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Department of Homeland Security (DHS) Secretary Kirstjen Nielsen on Wednesday sought to further clarify the US position on Chinese influence operations, after President Trump implied that Beijing might try and interfere in upcoming elections.

"They do not want me or us to win because I am the first president to ever challenge China on trade," Trump said during his UN speech last month, stoking speculation over election influence. 

Days later, Nielsen said that there is "currently no indication that a foreign adversary intends to disrupt our election infrastruture" - an opinion she repeated during Wednesday Senate testimony on election security threats. 

And while China is apparently off the hook insofar as "compromising election infrastructure" is concerned, Nielsen also warned that America is now facing a "pandemic" of threats from cyber-thieves and cyber-spies around the world.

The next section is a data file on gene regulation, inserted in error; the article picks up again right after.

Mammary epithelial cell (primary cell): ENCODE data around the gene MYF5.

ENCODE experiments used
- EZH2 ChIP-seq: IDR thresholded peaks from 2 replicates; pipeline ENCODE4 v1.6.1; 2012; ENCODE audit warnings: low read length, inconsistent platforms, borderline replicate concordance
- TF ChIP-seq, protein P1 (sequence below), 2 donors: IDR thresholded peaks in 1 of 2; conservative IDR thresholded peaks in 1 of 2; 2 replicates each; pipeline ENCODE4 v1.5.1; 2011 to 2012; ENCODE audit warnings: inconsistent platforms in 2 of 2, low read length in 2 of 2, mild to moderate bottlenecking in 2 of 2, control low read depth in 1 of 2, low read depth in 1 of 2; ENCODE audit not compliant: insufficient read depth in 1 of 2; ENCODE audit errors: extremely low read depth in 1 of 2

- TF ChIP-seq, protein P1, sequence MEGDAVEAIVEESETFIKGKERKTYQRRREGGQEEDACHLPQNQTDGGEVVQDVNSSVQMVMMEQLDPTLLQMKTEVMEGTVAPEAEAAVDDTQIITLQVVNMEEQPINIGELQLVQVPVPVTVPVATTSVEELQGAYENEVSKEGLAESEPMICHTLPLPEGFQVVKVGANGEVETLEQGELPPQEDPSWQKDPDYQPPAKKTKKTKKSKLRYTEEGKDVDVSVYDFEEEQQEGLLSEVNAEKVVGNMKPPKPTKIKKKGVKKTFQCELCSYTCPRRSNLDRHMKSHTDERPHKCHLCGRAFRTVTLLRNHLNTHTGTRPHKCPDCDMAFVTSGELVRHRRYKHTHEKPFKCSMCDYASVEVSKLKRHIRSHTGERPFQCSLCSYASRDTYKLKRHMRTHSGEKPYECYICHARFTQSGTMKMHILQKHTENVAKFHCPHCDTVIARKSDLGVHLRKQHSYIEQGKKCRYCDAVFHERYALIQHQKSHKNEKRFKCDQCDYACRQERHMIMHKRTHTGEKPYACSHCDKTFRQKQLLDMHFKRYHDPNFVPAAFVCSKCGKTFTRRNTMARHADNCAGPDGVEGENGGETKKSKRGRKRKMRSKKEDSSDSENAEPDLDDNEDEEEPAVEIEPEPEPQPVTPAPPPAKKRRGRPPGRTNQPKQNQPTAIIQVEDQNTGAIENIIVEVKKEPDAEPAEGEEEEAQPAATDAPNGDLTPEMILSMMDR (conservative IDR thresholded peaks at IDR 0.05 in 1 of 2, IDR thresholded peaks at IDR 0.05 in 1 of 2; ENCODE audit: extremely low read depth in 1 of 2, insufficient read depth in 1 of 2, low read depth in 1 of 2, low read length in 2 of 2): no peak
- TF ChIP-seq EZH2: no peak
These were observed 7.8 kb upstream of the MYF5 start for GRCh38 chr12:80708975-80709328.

The "viral spread" of malicious software has created "a worldwide outbreak of cyberattacks and cyber vulnerabilities," she said in her opening remarks before a Senate panel, vowing that her department is doing everything it can to protect the upcoming midterm elections from foreign interference. -ABC

"With weeks to go until the midterms, top of mind for most Americans is the Russian interference in our 2016 elections. This was a direct attack on our democracy," she said. "We should not, cannot, and will not tolerate such attacks, nor let them happen again.

DHS will be deploying "security sensors" ahead of midterms to monitor state election infrastructure around the country, covering around 90 percent of registered voters, according to Nielsen. 

"And on Election Day, we will be out in full force and hosting a virtual, nationwide 'situation room' to assist our partners," she said.

During the hearing a group of mylar-clad protesters interrupted Nielsen's speech, holding up signs which read "Families Belong Together," in reference to Trump's immigration policy.